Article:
I have a blender again. More importantly, I am reminded to never give up on God for the discombobulation in my life. For God loves to reward hope.

Psalm 65:5

You answer us with awesome deeds of righteousness, O God our Savior, the hope of all the ends of the earth and of the farthest seas,

 

 

 

 

The Prequel to Easter

Standard

IMG_2861

It was already mid-March when I discovered the single snowdrop, no bigger than the tip of my little finger. It was not what I imagined when I planted the bulbs last fall. There should have been a showy display of white debuting in February. My anticipation of hope was downsized by disappointment. This snowdrop was too little, too sparse and too late.

I recognized the feeling. Obstacles and frustrations in life tend to have the same effect on me. Hope wanes. Faith urges me to cling to the promise of hope despite that which is confirmed with the senses. Still, one lonely snowdrop encompassed the possibility for more flowers to appear. Even a little hope strengthens the resolve for more abundant hope in the present.

The Old Testament is filled with prophecy for the coming Messiah. In the New Testament, many did not recognize the Messiah when confronted with God’s hope. One of my favorite exceptions is the thief crucified with Jesus. His hope was waning as he was dying. Something deep inside stirred when he talked with Jesus. He experienced hope that defied the pain in his life. He believed that Hope existed and that he wasn’t beyond Hope’s reach. Jesus’s hope did not disappoint. Luke 23:42-43 is an excerpt of that beautiful story of hope leading to redemption. Then he said, “Jesus, remember me when you come into your kingdom.” Jesus answered him, “I tell you the truth, today you will be with me in paradise.”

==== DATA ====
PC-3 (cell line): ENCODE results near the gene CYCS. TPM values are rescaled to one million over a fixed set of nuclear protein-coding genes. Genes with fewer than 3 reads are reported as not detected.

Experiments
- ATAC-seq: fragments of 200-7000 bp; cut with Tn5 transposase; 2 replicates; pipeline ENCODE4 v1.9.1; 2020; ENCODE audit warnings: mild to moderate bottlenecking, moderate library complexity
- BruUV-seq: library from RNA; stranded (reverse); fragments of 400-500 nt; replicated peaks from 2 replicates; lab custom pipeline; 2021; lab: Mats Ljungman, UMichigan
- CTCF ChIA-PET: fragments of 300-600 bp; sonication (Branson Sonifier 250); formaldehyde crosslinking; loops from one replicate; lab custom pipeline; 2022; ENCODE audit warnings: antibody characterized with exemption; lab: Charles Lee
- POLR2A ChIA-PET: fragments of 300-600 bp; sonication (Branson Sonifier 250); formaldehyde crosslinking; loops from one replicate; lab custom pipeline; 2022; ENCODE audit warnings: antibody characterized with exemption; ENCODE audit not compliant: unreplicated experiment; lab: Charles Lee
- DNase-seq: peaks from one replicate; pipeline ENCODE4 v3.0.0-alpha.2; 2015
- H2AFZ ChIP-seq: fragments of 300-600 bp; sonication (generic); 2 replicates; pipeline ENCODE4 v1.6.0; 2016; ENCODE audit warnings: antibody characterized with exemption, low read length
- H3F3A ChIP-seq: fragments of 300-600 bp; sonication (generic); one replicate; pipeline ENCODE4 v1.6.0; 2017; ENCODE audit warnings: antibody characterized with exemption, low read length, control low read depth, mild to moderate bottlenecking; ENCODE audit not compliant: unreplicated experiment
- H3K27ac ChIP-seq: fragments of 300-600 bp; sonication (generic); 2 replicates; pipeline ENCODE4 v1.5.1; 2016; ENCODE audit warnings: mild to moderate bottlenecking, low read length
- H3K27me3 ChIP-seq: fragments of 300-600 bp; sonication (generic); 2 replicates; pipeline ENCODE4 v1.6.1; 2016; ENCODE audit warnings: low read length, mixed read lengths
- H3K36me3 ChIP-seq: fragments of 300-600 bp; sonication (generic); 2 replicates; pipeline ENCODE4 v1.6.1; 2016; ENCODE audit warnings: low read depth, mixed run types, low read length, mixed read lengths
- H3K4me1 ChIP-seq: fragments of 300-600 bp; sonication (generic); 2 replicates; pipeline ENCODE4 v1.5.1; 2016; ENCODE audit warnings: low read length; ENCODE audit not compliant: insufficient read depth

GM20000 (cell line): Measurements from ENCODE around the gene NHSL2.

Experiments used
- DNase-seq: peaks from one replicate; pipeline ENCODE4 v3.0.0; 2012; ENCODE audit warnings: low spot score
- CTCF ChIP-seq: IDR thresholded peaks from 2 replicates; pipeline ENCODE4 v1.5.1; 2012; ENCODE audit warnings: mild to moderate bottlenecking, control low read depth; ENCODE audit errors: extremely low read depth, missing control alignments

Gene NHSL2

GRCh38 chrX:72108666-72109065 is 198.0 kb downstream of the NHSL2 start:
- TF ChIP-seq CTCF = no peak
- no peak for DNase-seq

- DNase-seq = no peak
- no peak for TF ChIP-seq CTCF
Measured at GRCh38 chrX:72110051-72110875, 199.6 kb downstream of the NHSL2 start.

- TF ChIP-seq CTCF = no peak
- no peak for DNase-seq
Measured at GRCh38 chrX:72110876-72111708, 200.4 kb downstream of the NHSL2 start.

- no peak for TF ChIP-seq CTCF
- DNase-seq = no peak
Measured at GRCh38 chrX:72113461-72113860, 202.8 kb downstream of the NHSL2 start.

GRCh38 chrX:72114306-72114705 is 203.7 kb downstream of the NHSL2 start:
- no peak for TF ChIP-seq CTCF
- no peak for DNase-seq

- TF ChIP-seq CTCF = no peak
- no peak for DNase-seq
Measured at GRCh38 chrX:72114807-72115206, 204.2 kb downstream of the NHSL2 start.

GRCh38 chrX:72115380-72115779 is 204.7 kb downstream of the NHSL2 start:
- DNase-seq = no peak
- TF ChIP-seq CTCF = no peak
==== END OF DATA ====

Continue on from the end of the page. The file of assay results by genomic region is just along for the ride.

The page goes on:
The prequel to Easter is still hope. Jesus Christ on the cross was hope defined. Jesus Christ’s resurrection from the grave was hope understood. Jesus Christ in our hearts is Easter’s hope realized. Easter reveals that God’s Hope is never too little, too sparse or too late.

 

Psalm 33:22

Let thy mercy, O LORD, be upon us, according as we hope in thee. (King James Version.)

 

 

And I Pray!

Standard

I volunteer with a ministry that serves patients and their families throughout the cancer journey. I am one of many that pray. Texts are electronically transmitted. Spoken prayers transcend time and space. Cards are mailed. And I pray.

But it is not for the faint-hearted. For the names keep coming. Week after week, more cancer diagnoses are heard, more families are affected by cancer, and the list of people to minister to gets longer. And I pray. How do you share hope with someone receiving hospice care? How do you comfort someone feeling miserable from the side effects of treatment? How do you encourage someone who discovers that the cancer has returned? And I pray.

I have lost two prayer partners, cancer patients that I prayed for daily and corresponded with weekly. Their physical bodies succumbed to the cancer. Sometimes, my prayers seem to go unanswered. And still I pray. Prayers for healing. Prayers for peace. Prayers for salvation. Prayers for miracles. For people I may never meet, talk with, or give a hug to on this side of heaven. Yet, I pray for God has given us the privilege to ask in Jesus’s name. And I pray because I can.

Note: The wonderful ministry I referred to in this post is Cancer Hope, a ministry of SouthBrook Christian Church in Miamisburg, Ohio. Cancer Hope knows no bounds in sharing Christ’s love with individuals and their families going through cancer. Cancer Hope’s blessings are available for anyone regardless of residence or church affiliation. More information can be found at: http://www.southbrook.org/ministries/. Once there, click on Cancer Hope.

2 Corinthians 1:3-5

Praise be to the God and Father of our Lord Jesus Christ, the Father of compassion and the God of all comfort, who comforts us in all our troubles, so that we can comfort those in any trouble with the comfort we ourselves have received from God. For just as the sufferings of Christ flow over into our lives, so also through Christ our comfort overflows. 

2 Corinthians 1:10-11

He has delivered us from such a deadly peril, and he will deliver us. On him we have set our hope that he will continue to deliver us, as you help us by your prayers.  Then many will give thanks on our behalf for the gracious favor granted us in answer to the prayers of many.